I’m up early this morning thinking about little more than the Super Bowl. Actually, my thoughts are around two dilemmas: The first being that there’s a full 36 holes of PGA Tour golf with a compelling leader board being played today–and today of all days; second, that I can’t figure out who I’m pulling for in the big game today.
I’m never neutral on the Super Bowl. Either I’ve picked someone, so my pride is on the line, or, more likely, I’ve cozied into the corner of the underdog hoping for an upset.
It’s hard to pick an underdog in this one. It’s a dead heat as far as I can tell. The media feigns at being stymied but most show their hand when they discuss whether Big Ben will be a lock for the Hall of Fame when he wins his third ring. Even Las Vegas is tied in knots.
With the loss of the underdog as a guiding light, I have to default to story line. Again, I come up about even. Both teams are historic NFL giants; both have big hitters with long hair; both play in deep freeze of the north.
I suppose there is a lot to be said for the fact that there is a redemption story with Ben Roethlisberger. He does seem to be somewhat transformed from everything that we should wish our sports heroes are not but know that they are to, at least, a respectable human being. The evidence of this goes beyond the good interviews. It seems that back in the day his behavior extended even to severe diva-like qualities within the locker room–not signing jerseys; not giving teammates the time of day, etc., etc. Now it seems that he is one of the guys. That’s worth something to me and I wish him the best.
The other diva quarterback in this story is Brett Favre and the fact that he’s not playing for the Packers and he’s not playing at all, finally.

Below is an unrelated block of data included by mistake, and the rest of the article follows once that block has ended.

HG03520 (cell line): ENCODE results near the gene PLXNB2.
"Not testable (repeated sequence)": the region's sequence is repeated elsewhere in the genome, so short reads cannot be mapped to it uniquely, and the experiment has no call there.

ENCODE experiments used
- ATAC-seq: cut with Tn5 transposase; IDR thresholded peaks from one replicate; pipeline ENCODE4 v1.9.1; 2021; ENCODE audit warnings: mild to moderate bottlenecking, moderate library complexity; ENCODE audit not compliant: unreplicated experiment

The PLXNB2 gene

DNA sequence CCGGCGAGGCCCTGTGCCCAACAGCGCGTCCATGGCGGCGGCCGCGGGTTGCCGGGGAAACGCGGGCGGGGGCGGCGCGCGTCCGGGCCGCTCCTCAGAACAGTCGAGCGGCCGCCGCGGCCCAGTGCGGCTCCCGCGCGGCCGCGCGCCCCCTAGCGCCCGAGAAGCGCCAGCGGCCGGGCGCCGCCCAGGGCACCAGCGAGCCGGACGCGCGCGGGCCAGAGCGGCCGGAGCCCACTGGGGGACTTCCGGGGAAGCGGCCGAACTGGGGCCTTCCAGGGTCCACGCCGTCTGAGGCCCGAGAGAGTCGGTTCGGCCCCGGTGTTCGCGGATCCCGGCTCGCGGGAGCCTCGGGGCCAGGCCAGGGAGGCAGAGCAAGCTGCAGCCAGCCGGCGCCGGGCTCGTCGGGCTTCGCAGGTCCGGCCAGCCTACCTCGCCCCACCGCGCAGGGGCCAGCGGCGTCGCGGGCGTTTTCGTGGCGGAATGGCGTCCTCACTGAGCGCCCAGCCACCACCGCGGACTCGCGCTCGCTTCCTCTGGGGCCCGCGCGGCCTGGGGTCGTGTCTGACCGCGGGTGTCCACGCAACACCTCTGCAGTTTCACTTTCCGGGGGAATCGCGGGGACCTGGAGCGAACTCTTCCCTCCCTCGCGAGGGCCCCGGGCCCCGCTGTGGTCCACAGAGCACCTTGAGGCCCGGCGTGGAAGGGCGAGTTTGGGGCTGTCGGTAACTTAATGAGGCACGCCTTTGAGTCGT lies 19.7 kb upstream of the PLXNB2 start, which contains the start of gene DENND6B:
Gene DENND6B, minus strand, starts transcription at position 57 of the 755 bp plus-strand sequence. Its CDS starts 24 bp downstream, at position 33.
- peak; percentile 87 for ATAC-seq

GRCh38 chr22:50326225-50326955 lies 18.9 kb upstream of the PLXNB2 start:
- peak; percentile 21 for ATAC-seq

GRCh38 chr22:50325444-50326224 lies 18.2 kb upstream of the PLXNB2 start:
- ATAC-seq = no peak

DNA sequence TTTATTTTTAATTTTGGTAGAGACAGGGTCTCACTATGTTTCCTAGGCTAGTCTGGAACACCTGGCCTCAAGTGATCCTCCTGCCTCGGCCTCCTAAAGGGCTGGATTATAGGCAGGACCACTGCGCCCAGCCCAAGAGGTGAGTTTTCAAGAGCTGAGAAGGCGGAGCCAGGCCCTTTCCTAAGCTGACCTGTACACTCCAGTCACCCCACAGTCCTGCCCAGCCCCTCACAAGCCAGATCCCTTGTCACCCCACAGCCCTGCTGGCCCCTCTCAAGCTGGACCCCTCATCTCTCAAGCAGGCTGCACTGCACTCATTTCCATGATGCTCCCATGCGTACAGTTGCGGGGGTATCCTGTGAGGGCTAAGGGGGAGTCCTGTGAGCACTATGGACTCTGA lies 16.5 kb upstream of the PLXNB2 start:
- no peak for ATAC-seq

I once wished that he would play forever, you know. Much like I wished that John Elway would play forever. Of course, Elway got to go out on top with back-to-back Super Bowl victories which fueled a hunger to see more. I suppose with someone like Favre, there’s a certain fascination to seeing if it can be done. Like Tom Watson last year at the British Open. O, how I wanted him to win. Favre wore me out though. And I realize now that he had me worn out back when he was still wearing Packers green. It’s like he started talking about retirement when he was twelve. He would take us on a ride every season. The Packers looked like heels when they let him go but now they appear the wiser as a young Aaron Rogers looks to have all of the potential of any quarterback in the league. So I’m thrilled for Green Bay that they’ve been able to evolve in such a way.
Then there’s Clay Matthews. This is the truly inspiring story for me–A skinny kid well under 200 pounds in high school with a determined dream to play linebacker in the NFL. Without a scholarship, promise to play or even a promise to make the team, he walks on at USC of all places. Suffice to say that he made the team and he made it to the NFL and is dominating the league in only his second season. I can’t tell you how much I love this story. It has hard work, determination and that intangible element of “I dare you to tell me I’m not going to make it.”
So I’ve processed publicly. And even as I say it, I’m not completely comfortable in doing so, I think I’m leaning Packers just a little. That’s not a pick either; it’s a pull. If I’m picking, it would probably be the Steelers, but by an equally uncomfortable lean.
And how am I celebrating the Super Bowl? I’m going to sit quietly in my chair, in my own family room, hopefully, with Paige Mercer sitting beside me for a chunk of the game.